Nurturing creativity with art, animals, and science fiction

Tag: creative people

this painting is "Wanderer Above the Sea of Fog," 1818, by Caspar David Freidrich

Seeking purpose in life

The Artdog Quote(s) of the Week

In Friday’s post I made the point that people won’t fare very well if they have no purpose in life. But where and how can they find such purpose? For your consideration, I offer a very short discussion, in the form of somewhat-dueling quotes.

This image shows a fair-weather sky with a quote from the Dalai Lama: "The purpose of our lives is to be happy."

Pardon, Your Holiness, but that seems a bit short on practical details. Could you please elaborate? How do we get to happiness as the purpose in our lives from where we are today?

Here's a second quote from the Dalai Lama, printed above a photo of a person's hand holding a small animal, which I believe to be baby mouse, lemur, or shrew. The quote reads: Our prime purpose in this life is to help other, and if you can't help them, at least don't hurt them.

That’s a bit clearer, thanks. But not everyone agrees with His Holiness’s original point that “The purpose of our lives is to be happy.” Here’s a counterargument from Leo Rosten:

The Leo Rosten quote reads: "I cannot believe that the purpose of life is to be happy. I think the purpose of life is to be useful, to be responsible, to be compassionate. It is, above all to matter, to count, to stand for something, to have made some difference that you lived at all." The background is a detail from a painting by Caspar David Friedrich, "Wanderer Above the Sea of Fog."

Rosten, a noted writer, humorist, and observer of the world, had an outlook very much in tune with many of the creative people I’ve known. For him and for many others of us, our purpose in life consists of more than just being happy. It’s even more than just making others happy. We want “to have made some difference” that we lived at all. How future generations will realize that purpose in life remains to be seen.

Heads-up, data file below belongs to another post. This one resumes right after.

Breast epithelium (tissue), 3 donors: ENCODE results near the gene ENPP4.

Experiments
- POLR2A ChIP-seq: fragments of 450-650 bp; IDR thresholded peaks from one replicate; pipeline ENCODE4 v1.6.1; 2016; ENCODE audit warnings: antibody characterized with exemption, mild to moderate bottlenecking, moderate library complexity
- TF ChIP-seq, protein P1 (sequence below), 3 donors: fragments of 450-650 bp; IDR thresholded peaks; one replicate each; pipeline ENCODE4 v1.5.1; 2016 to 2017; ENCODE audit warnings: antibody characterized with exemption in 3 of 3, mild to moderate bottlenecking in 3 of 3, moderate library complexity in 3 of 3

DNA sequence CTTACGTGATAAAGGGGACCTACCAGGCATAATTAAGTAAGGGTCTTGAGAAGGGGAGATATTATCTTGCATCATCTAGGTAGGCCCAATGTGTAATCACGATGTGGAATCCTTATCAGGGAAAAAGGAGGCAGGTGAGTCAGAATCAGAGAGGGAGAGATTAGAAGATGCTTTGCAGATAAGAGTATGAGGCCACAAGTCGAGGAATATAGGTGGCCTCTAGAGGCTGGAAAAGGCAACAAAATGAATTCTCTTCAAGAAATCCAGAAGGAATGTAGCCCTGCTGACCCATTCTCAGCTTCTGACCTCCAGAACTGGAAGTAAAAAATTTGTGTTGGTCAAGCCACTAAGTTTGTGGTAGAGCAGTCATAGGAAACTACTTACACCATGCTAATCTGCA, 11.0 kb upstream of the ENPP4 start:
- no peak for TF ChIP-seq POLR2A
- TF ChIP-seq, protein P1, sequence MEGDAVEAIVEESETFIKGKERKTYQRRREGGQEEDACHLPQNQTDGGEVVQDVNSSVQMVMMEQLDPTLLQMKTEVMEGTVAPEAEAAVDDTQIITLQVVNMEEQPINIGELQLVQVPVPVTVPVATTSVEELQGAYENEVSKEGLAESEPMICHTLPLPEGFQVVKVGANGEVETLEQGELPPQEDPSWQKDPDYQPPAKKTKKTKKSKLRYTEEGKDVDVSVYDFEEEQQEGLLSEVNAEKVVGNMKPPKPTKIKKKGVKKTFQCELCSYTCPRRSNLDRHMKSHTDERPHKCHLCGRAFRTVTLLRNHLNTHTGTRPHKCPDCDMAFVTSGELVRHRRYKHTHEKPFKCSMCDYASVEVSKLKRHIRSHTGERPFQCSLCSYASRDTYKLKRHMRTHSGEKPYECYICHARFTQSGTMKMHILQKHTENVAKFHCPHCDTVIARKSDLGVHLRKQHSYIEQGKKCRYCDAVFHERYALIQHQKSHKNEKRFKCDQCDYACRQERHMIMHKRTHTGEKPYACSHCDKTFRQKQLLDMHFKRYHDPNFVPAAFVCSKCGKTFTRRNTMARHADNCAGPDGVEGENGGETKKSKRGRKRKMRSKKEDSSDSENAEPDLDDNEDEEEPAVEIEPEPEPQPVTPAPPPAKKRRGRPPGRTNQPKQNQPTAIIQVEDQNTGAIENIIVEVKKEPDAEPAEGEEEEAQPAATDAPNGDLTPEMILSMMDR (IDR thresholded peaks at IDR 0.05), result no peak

IMAGE CREDITS:

Many thanks to PictureQuotes for the first Dalai Lama quote, and for turning me on to the second one, although their coverup of the credit line irked me (the image originated from an entity called One Voice, whose online presence apparently has ended. It was reposted by “Raya” on Forsti’s Soup and has since spread from there). 

Finally, I want to thank Pass it On and Values.com for the Leo Rosten quote image. Please note that the background image for the Pass it On/Rosten quote conveys a message of its own, if you recognize it.

The painting from which the background of the Rosten Quote on the purpose of life was drawn is "Wanderer Above the Sea of Fog," (1818), by Caspar David Friedrich, a famous European Romantic masterwork.

Art history buffs among my readers will have recognized it as one of the masterpieces of 19th Century European Romanticism. The painting is Wanderer Above the Sea of Fog (1818) by Caspar David Friedrich – The photographic reproduction was done by Cybershot800i. (Diff), Public Domain, and is available courtesy of Wikimedia Commons

Or maybe it’s your idea of a “treasure island”?

last-minute-summer-plansIf you’re like most of my friends, reading is one of life’s best joys–or, at least, I hope that for you! I can’t imagine a creative summer for anyone of any age without chances to voyage to the far shores of the imagination, via books.

1000-books-long-iconSummer reading is one of the best ways a child can stay fluent and avoid the dreaded summer slump. My friend Veda Jairrels has made a strong case for reading as a massive help against the achievement gap in this country. She’s founded a group on Facebook, the 2000 Book Movement, and groups such as 1000 Books Before Kindergarten are helping turn the idea into a movement.

But reading is wonderful for people of all ages. It opens us to new ideas and in some cases whole new worlds–or gives us better tools for dealing with the world where we live. Whether you prefer traditional “dead trees” books, e-books on a reader or pad, or audio versions–or whether you like to mix all three types–reading is foundational to a well-rounded intellectual life. 

Oh, and while you’re reveling in the riches of the written word . . . don’t forget to support your community’s library and shop at independent, locally-owned bookstores! Those are community resources we really don’t want to lose. 

IMAGE: Many thanks to DMCI Homes for the “quilt and books” image, and to the Middletown Public Library for the “1000 Books Before Kindergarten” image.

Powered by WordPress & Theme by Anders Norén